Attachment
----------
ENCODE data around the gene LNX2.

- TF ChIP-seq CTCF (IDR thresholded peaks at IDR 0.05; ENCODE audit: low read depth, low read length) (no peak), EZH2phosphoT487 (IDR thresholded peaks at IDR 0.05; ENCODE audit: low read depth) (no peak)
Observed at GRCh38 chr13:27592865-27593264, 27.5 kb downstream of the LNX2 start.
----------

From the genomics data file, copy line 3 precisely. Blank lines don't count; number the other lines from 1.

Observed at GRCh38 chr13:27592865-27593264, 27.5 kb downstream of the LNX2 start.